New Yorkers gather at AIDS Memorial Park for World AIDS Day

GREENWICH VILLAGE, Manhattan – On the 30th anniversary of World AIDS Day, supporters gathered at AIDS Memorial Park in Greenwich Village to honor the more than 100,000 New Yorkers who have died from the virus.

Members of the Gay Men’s Health Crisis held a candlelight vigil for their 27 annual 'out of the darkness' ceremony, taking a moment to read the names of some of those who lost their battle to the virus.

The NYPD Color Guard helped lead a procession from the memorial to St. John’s Lutheran Church.

Connor Chadwick took a moment to reflect, saying “I think this day should be used as a reference point to continue the education because the fight doesn’t stop just because pills and medication have come so far."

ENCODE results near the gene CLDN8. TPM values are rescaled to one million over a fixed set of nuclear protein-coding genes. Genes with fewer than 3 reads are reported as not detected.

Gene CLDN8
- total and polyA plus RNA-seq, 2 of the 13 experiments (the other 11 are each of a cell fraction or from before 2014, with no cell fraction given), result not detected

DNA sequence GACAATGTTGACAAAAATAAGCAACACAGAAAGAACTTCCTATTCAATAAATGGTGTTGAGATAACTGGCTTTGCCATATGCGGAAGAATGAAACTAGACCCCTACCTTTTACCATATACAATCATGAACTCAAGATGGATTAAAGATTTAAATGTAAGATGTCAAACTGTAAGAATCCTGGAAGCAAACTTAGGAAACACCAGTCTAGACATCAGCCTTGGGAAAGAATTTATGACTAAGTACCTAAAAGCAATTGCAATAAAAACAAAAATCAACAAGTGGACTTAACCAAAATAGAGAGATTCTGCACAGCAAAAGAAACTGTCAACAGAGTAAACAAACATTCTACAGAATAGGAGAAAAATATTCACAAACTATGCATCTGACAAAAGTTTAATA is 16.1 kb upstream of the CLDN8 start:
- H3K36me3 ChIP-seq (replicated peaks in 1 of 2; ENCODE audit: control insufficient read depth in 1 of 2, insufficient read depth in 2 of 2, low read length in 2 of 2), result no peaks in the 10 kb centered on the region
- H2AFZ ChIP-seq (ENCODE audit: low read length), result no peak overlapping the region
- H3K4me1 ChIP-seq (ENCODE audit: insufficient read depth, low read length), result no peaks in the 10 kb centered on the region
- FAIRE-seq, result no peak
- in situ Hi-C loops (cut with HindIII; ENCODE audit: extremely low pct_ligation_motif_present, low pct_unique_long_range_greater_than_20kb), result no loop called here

“We care for not just the people who have died but for the people who are going to be dealing with this," said Aaliyah Love, who believes in educating the future generation.

“Health is the greatest wealth of all and being aware and knowing this disease, there is no cure," survivor Maurice White said.

According to World Health Organization estimates, more than 30 percent of new HIV infections occur in people between 15 and 25 years old. Combined with the increasing number of babies infected at birth, some 5 million young people now live with HIV.

“I’m lucky, I’m blessed. I’m still here 27 years," Robert Crosso, who is also celebrating his life, said. "Thank God for the meds, the support, the organizations.”